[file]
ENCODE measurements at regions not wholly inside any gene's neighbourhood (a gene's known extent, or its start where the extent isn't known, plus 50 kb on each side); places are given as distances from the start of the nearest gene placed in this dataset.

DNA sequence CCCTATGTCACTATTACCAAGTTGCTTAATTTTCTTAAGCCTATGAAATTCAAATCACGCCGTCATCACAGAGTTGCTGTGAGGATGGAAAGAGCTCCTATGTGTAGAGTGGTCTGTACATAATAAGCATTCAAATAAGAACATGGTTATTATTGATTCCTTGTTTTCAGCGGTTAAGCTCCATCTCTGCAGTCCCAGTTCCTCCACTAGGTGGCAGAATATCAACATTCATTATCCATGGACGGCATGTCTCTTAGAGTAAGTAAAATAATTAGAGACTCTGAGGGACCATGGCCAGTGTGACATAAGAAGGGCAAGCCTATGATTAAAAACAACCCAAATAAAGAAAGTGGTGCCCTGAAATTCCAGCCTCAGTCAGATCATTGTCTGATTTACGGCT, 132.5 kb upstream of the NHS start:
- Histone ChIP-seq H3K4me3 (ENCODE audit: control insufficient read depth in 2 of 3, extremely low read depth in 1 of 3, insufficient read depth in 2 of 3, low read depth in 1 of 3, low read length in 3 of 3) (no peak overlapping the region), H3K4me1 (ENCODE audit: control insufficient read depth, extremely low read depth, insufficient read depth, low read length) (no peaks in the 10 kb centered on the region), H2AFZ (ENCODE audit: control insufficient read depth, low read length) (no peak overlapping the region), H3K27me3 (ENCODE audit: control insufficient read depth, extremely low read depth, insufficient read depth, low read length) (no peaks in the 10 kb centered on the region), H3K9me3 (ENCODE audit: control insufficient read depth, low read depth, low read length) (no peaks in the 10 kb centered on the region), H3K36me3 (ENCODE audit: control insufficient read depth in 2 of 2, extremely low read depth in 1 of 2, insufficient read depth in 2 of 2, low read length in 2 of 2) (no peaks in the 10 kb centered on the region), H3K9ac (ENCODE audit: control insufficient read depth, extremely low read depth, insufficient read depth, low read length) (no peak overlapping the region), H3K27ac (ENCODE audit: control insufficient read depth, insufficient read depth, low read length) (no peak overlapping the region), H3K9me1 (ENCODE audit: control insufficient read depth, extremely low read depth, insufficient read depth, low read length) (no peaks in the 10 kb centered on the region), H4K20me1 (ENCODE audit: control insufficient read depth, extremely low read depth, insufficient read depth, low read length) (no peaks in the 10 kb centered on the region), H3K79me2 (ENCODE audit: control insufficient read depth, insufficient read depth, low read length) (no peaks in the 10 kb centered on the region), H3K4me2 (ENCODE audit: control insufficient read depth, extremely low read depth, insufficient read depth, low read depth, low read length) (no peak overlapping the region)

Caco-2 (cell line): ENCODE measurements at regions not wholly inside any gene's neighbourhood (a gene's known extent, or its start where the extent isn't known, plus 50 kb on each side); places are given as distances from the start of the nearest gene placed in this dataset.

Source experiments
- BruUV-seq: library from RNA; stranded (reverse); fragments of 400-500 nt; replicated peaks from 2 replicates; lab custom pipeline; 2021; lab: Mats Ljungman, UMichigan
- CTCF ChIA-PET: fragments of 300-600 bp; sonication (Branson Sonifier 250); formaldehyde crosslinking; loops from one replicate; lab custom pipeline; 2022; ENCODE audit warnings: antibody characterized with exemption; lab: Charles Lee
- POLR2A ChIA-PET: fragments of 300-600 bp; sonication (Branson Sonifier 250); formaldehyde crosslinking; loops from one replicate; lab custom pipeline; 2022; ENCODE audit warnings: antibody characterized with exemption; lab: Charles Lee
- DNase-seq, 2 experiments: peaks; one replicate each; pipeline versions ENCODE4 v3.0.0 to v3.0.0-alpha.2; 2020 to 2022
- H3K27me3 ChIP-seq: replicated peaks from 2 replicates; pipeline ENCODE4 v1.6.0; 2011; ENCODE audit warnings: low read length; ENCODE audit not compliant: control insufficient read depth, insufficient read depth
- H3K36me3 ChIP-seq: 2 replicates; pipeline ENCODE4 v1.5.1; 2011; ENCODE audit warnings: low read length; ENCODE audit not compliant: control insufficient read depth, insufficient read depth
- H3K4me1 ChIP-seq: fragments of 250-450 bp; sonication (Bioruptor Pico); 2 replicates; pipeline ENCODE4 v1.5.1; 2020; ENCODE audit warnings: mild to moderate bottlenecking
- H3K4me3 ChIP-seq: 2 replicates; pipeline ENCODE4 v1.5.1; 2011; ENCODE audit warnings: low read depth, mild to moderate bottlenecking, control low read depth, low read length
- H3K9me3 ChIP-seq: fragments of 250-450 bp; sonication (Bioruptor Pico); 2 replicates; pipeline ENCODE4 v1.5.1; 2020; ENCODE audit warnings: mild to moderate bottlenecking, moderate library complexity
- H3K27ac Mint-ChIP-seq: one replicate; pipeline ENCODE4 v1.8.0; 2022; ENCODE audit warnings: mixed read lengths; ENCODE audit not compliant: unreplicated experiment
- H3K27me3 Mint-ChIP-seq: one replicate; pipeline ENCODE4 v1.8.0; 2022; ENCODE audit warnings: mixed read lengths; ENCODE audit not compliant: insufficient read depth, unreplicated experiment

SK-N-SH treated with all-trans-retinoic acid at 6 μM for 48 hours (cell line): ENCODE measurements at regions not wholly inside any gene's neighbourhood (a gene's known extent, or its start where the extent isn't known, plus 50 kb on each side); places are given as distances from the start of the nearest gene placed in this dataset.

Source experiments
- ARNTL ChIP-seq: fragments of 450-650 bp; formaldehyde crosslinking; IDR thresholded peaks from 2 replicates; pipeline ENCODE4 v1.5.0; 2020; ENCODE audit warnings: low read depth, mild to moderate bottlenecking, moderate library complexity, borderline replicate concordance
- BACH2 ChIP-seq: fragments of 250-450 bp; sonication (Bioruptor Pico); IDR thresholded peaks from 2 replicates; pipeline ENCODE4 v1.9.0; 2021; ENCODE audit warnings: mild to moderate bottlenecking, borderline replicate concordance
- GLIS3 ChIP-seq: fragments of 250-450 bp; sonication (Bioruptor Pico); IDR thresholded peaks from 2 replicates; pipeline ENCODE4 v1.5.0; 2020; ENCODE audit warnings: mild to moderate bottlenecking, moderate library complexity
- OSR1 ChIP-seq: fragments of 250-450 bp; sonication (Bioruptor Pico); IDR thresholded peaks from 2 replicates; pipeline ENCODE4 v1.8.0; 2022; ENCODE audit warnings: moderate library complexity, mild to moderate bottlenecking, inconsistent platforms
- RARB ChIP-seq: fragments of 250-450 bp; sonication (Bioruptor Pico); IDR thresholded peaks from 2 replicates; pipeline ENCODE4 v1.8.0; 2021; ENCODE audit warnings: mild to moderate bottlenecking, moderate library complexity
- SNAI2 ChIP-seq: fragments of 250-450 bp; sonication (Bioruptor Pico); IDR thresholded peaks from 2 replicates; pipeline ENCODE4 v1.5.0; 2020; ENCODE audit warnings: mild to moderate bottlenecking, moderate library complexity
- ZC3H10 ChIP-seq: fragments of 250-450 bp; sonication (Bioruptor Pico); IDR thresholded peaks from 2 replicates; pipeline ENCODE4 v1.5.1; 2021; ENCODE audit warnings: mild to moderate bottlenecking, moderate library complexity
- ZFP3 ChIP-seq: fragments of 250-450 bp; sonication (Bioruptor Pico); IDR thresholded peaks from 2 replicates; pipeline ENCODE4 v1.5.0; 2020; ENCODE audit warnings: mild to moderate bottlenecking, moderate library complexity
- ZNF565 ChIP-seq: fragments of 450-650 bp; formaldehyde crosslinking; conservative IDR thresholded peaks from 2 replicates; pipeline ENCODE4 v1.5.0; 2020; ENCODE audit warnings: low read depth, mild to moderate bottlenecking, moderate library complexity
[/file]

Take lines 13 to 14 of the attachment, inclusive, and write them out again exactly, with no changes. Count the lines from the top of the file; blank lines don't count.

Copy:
- H3K4me3 ChIP-seq: 2 replicates; pipeline ENCODE4 v1.5.1; 2011; ENCODE audit warnings: low read depth, mild to moderate bottlenecking, control low read depth, low read length
- H3K9me3 ChIP-seq: fragments of 250-450 bp; sonication (Bioruptor Pico); 2 replicates; pipeline ENCODE4 v1.5.1; 2020; ENCODE audit warnings: mild to moderate bottlenecking, moderate library complexity